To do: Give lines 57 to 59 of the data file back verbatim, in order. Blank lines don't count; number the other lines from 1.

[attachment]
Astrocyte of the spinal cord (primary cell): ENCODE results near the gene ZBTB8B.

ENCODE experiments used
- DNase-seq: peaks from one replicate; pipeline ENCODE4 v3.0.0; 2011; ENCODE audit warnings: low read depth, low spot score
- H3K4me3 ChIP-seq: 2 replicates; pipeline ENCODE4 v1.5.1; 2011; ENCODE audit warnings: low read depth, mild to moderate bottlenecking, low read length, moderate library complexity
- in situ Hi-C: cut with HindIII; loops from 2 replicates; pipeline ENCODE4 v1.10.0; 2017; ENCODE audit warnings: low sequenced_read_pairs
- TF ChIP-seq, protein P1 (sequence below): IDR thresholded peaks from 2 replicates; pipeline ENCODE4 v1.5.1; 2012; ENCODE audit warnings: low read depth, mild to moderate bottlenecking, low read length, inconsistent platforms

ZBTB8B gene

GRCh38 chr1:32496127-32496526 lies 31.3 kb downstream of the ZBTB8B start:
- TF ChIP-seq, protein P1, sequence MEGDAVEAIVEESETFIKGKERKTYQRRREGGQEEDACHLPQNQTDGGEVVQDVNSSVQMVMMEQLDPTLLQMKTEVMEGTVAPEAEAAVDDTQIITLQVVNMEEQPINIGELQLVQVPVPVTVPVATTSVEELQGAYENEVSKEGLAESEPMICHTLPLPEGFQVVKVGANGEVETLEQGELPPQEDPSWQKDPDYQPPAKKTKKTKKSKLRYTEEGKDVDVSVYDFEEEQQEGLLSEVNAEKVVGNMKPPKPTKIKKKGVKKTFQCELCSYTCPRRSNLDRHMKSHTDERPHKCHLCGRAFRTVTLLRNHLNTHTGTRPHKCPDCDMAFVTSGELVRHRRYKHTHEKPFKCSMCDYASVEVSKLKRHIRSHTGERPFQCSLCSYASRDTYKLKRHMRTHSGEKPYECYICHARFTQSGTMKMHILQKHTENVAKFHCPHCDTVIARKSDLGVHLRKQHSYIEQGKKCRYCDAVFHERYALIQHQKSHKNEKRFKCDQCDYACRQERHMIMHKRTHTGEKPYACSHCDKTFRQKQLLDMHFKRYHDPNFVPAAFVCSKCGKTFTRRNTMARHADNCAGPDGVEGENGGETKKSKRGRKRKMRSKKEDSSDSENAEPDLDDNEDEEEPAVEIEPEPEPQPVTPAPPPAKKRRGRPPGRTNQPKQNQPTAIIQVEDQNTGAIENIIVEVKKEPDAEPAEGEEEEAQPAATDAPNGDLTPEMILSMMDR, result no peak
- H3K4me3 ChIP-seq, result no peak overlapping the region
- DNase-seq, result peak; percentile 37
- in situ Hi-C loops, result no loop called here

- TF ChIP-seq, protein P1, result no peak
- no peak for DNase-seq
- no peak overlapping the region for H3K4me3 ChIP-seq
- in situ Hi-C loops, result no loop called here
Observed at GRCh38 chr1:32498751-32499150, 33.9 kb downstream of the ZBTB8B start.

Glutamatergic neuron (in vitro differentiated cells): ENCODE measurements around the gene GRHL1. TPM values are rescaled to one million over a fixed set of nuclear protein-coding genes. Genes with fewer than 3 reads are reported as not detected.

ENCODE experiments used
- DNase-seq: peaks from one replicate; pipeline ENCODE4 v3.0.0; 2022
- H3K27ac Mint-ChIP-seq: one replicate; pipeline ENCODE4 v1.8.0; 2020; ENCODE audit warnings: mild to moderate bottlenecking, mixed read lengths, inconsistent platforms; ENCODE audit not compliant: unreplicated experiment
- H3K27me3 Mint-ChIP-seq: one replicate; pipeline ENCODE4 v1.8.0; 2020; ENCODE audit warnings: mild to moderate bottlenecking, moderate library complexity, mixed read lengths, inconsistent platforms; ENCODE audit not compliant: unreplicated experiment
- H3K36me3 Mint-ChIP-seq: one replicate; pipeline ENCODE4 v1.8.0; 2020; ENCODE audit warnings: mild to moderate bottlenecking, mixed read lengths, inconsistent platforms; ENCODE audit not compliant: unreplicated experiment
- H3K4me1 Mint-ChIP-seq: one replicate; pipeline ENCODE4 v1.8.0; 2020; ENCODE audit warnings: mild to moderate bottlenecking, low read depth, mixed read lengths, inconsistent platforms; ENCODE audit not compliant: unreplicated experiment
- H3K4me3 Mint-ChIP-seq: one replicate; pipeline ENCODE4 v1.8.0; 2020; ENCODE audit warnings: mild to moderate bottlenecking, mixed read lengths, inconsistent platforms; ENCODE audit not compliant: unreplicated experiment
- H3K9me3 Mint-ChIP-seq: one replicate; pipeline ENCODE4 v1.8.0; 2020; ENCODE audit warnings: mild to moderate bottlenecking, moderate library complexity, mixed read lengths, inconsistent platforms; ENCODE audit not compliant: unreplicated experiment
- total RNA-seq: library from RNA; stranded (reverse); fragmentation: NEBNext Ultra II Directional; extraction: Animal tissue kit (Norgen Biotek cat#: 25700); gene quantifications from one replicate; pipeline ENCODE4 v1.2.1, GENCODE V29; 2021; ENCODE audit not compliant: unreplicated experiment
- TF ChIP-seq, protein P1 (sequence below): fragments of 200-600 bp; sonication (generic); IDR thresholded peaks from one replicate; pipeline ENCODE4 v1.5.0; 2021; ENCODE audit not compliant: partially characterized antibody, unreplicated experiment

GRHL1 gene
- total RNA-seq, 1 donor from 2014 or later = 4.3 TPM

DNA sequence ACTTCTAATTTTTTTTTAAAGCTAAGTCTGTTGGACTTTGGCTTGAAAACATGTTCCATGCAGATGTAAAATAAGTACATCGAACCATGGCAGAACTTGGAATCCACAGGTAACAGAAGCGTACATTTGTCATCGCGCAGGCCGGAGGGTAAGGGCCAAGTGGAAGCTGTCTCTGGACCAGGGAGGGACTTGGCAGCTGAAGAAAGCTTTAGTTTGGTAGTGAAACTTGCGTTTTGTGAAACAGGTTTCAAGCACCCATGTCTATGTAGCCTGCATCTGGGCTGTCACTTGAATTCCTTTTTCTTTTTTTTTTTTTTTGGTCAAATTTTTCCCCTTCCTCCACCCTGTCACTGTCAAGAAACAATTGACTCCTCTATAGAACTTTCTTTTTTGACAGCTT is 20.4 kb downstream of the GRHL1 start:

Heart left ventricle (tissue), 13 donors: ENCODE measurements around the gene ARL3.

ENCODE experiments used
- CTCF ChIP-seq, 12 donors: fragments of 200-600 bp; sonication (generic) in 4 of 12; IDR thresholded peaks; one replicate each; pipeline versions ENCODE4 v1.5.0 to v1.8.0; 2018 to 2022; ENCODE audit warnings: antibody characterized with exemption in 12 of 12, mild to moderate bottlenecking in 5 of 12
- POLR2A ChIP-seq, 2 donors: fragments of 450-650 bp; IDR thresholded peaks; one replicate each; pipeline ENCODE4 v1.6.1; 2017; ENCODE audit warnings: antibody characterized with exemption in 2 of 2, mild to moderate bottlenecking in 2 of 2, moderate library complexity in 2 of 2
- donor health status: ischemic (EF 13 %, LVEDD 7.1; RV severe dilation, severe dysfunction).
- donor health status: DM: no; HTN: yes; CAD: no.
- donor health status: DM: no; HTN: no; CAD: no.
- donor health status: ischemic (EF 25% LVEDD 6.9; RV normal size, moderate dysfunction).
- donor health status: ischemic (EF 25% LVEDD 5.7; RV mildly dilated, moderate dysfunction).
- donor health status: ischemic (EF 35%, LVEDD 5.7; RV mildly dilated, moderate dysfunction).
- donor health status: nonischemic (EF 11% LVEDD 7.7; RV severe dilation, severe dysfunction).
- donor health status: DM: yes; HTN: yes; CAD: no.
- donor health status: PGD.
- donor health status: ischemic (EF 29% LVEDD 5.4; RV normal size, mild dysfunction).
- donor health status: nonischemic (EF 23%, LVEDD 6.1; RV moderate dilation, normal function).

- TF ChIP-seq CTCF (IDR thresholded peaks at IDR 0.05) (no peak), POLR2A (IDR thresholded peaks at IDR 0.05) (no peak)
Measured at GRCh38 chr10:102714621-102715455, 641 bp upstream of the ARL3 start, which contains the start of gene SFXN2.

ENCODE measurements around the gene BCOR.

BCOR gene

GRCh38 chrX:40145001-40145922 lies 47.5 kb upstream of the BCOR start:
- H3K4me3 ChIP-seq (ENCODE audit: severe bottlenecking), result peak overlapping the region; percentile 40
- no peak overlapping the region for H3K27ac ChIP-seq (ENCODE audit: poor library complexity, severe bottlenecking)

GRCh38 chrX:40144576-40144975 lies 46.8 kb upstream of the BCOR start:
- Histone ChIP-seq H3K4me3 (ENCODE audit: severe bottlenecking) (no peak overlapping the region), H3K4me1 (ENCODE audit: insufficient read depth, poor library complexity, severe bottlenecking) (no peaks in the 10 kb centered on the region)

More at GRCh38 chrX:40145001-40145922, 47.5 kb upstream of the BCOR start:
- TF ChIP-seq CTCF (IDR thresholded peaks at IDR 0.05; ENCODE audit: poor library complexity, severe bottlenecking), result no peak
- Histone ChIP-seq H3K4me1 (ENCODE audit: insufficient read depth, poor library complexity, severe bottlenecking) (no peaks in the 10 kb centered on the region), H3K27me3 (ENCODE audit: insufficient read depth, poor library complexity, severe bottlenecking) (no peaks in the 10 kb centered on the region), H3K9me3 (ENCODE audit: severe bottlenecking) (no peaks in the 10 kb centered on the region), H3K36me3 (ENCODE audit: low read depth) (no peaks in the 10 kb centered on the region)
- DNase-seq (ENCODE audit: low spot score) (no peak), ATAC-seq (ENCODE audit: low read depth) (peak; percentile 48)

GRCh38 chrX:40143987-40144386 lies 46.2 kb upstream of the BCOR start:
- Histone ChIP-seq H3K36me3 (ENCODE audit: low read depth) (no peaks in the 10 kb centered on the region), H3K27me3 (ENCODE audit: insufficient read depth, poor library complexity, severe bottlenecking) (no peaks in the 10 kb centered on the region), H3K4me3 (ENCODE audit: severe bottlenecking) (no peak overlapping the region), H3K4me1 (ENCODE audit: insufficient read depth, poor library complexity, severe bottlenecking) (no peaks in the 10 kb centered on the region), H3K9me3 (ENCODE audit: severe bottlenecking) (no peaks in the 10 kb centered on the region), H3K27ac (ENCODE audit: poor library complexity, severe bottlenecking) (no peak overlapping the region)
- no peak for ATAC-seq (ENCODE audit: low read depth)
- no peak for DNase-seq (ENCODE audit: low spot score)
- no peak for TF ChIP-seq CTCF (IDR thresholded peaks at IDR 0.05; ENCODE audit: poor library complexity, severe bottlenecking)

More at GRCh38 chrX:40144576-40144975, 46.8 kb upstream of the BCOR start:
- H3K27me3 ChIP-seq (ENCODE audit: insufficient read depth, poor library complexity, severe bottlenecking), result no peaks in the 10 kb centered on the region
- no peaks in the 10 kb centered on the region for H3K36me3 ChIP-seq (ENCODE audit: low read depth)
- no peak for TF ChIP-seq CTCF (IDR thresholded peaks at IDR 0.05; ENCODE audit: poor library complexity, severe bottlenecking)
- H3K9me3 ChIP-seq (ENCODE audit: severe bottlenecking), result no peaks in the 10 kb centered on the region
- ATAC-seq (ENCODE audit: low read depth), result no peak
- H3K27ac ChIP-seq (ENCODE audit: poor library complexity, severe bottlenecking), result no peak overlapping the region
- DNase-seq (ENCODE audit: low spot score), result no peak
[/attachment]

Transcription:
- TF ChIP-seq CTCF (IDR thresholded peaks at IDR 0.05; ENCODE audit: poor library complexity, severe bottlenecking), result no peak
- Histone ChIP-seq H3K4me1 (ENCODE audit: insufficient read depth, poor library complexity, severe bottlenecking) (no peaks in the 10 kb centered on the region), H3K27me3 (ENCODE audit: insufficient read depth, poor library complexity, severe bottlenecking) (no peaks in the 10 kb centered on the region), H3K9me3 (ENCODE audit: severe bottlenecking) (no peaks in the 10 kb centered on the region), H3K36me3 (ENCODE audit: low read depth) (no peaks in the 10 kb centered on the region)
- DNase-seq (ENCODE audit: low spot score) (no peak), ATAC-seq (ENCODE audit: low read depth) (peak; percentile 48)